As a final point, Angleton contends that his sentence is manifestly unreasonable. Although this Court has the constitutional authority to review and revise sentences, Ind. Const. art. VII, § 4, it will not do so unless the sentence imposed is “manifestly unreasonable in light of the nature of the offense and the character of the offender.” Ind. Appellate Rule 17(B). This Court's review under Rule 17(B) is very deferential to the trial court: “[T]he issue is not whether in our judgment the sentence is unreasonable, but whether it is clearly, plainly, and obviously so.” Bunch v. State, 697 N.E.2d 1255, 1258 (Ind. 1998) (quoting Prowell v. State, 687 N.E.2d 563, 568 (Ind. 1997), cert. denied, ___ U.S. ___, 119 S. Ct. 104, 142 L. Ed. 2d 83 (1998)).See footnote 5
    The “nature of the offense” was that Angleton shot his wife while she was sleeping to profit from a life insurance policy and because she was planning to leave him. According

to Angleton, “[t]here is nothing about this offense worse than Murder is by its nature: wrongly taking life.” However, as the trial court observed, killing of one's wife for these reasons and under these circumstances is “calculated,” if not “cold-blooded.” The trial court was justified in aggravating the sentence based on the nature and circumstances of this murder and its decision to do so is entitled to deference in our review of the sentence under Appellate Rule 17(B).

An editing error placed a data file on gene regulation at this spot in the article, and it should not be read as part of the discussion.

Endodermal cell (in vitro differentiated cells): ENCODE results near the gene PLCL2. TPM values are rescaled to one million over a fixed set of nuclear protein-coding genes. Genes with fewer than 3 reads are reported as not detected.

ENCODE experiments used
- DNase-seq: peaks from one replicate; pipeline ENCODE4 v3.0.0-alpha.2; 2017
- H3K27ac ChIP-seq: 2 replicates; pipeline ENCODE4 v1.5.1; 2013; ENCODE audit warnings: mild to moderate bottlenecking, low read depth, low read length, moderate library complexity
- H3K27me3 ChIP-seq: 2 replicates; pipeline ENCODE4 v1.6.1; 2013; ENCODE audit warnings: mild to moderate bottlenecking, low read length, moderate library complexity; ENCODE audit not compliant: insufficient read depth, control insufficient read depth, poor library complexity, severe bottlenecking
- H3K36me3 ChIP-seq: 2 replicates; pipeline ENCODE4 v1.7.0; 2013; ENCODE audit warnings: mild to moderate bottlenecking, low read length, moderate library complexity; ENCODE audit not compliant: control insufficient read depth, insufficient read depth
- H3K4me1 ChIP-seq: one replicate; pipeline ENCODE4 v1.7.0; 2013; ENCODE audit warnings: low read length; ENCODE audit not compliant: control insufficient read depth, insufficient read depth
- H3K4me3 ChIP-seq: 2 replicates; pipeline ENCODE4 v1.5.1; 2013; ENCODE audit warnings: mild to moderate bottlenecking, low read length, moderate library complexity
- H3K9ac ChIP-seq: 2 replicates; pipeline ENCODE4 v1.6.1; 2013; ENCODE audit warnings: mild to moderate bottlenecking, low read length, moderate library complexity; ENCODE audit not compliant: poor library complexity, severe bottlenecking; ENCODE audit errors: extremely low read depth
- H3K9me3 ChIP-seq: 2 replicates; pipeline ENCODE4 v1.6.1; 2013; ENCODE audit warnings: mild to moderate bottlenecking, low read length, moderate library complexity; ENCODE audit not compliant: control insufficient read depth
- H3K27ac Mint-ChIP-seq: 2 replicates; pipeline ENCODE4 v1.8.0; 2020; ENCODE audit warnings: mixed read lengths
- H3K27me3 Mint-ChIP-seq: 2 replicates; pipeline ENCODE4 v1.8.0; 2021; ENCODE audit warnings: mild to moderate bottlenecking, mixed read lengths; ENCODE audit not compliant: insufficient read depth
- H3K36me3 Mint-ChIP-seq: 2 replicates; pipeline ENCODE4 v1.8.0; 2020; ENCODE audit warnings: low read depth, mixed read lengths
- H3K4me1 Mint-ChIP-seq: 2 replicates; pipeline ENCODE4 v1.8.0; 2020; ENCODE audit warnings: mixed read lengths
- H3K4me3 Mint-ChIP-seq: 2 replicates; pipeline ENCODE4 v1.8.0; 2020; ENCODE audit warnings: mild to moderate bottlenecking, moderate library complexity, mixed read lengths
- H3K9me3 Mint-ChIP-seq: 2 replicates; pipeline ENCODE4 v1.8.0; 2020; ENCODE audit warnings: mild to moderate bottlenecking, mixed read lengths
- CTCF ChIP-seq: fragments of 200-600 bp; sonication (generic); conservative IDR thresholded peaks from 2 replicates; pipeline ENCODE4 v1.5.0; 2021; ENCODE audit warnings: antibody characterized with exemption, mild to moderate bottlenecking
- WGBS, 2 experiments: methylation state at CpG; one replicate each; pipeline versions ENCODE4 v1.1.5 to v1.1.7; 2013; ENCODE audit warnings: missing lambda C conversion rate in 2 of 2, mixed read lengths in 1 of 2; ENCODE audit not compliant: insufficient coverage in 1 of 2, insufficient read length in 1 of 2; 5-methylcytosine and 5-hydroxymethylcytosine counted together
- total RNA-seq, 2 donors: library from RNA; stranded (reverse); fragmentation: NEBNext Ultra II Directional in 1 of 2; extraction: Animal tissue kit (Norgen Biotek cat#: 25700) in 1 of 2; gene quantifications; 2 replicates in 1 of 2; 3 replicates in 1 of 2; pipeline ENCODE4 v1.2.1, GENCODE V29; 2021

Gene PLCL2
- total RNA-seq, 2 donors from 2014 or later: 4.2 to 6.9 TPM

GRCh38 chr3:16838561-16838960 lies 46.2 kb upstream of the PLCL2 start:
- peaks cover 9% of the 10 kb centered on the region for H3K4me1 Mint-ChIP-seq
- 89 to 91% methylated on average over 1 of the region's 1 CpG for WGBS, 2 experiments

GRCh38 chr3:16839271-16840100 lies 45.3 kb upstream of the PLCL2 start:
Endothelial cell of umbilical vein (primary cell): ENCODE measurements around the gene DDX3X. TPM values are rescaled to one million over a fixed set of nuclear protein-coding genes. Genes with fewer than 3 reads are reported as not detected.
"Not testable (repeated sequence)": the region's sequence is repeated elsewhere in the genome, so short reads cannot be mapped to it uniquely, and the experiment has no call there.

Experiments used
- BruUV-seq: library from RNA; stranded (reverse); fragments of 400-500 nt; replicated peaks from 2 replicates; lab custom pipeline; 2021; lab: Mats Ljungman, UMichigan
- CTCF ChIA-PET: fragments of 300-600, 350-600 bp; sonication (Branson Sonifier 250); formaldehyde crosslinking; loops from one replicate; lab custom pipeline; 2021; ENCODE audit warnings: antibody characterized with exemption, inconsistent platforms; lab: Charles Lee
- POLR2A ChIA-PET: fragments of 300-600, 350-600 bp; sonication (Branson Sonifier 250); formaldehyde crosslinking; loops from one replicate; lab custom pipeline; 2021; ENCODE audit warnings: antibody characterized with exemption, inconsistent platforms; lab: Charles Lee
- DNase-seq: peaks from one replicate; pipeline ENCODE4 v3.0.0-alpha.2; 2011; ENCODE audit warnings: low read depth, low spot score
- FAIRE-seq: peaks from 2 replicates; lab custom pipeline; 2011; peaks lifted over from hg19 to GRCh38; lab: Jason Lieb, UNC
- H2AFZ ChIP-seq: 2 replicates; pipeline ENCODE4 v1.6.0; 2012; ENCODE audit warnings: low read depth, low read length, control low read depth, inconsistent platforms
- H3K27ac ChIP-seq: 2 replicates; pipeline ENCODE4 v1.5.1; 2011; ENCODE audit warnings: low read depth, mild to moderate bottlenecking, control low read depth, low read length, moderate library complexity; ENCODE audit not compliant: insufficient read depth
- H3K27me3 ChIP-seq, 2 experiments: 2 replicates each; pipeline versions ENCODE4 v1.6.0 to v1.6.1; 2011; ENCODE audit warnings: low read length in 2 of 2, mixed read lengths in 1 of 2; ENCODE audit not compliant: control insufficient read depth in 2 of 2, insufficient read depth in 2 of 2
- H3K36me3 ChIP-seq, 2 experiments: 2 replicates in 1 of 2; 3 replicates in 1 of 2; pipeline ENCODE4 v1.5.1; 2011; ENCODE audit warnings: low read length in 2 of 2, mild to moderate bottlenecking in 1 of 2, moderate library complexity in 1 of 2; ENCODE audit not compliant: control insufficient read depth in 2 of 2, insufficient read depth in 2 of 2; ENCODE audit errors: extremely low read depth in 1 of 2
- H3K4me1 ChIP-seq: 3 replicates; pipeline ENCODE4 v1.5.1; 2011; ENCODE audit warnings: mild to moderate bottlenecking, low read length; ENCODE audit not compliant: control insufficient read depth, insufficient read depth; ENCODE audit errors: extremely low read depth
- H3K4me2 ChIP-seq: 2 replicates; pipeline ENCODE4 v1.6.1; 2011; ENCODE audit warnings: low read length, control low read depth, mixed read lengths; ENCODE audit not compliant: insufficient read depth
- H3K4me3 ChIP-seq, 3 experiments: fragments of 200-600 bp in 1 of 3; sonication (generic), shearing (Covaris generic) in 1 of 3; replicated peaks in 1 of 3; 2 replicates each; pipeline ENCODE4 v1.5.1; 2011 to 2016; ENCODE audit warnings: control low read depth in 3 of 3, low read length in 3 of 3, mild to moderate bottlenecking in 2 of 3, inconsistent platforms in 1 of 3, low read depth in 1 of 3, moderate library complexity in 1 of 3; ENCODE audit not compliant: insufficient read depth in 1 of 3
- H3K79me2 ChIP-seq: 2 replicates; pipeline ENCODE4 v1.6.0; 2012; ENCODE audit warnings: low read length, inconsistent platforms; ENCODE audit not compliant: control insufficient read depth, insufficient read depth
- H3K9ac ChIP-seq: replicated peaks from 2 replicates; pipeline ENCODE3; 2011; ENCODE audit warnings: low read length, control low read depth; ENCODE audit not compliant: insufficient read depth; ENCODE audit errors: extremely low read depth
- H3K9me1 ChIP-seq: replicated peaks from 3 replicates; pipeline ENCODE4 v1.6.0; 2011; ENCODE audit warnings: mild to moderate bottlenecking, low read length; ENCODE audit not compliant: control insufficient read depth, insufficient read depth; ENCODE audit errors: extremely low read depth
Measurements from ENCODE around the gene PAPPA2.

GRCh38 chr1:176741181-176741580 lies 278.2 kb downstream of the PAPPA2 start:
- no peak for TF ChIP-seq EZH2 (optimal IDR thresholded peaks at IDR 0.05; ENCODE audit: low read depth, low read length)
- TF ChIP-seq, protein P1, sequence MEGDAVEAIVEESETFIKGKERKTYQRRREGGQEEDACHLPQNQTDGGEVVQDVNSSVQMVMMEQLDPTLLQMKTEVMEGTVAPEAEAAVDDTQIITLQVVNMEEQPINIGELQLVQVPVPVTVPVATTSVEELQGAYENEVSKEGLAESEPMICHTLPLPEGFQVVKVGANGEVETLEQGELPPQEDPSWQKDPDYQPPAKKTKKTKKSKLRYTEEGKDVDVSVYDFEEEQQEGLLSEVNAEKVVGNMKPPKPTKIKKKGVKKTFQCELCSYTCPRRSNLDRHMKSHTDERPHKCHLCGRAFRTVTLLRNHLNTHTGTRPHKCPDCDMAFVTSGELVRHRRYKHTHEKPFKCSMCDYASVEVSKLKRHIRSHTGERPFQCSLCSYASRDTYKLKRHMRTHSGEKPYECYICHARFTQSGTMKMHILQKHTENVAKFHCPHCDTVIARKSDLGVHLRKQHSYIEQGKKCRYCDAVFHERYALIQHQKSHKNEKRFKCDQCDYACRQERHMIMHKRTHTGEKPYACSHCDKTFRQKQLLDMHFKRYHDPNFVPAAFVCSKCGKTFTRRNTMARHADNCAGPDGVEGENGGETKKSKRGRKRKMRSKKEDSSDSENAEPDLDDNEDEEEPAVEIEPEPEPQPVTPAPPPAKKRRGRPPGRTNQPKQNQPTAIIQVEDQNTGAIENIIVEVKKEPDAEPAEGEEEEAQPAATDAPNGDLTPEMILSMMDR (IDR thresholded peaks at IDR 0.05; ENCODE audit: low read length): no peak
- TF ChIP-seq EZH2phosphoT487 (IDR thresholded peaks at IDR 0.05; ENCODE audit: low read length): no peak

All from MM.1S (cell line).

Angleton also points to his character as supporting a reduction of his sentence. The trial court found that Angleton had no criminal record, was unlikely to commit another crime, and had assisted in the literacy program at the Marion County jail as well assisting inmates and organizations while incarcerated at the Department of Correction. However, after weighing these mitigating circumstances pertaining to Angleton's character against the nature of the offense, the trial court concluded that an enhanced, but not maximum, sentence of fifty-five years was appropriate.
    Angleton seeks to compare his case to that of the seventeen-year-old defendant in Widener v. State, 659 N.E.2d 529 (Ind. 1995). In that case, this Court reduced consecutive sixty and ten year sentences for felony murder and conspiracy to commit robbery to a fifty year concurrent term. Id. at 534. The trial court found only the defendant's youthful age as a mitigating circumstance, but we observed the presence of several other mitigating circumstances including the defendant's lack of a significant history of criminal activity, his guilty plea and acceptance of responsibility for his actions, and that the plan was initiated and formulated by his codefendants. Id. Angleton contends that he was “a thirty-three year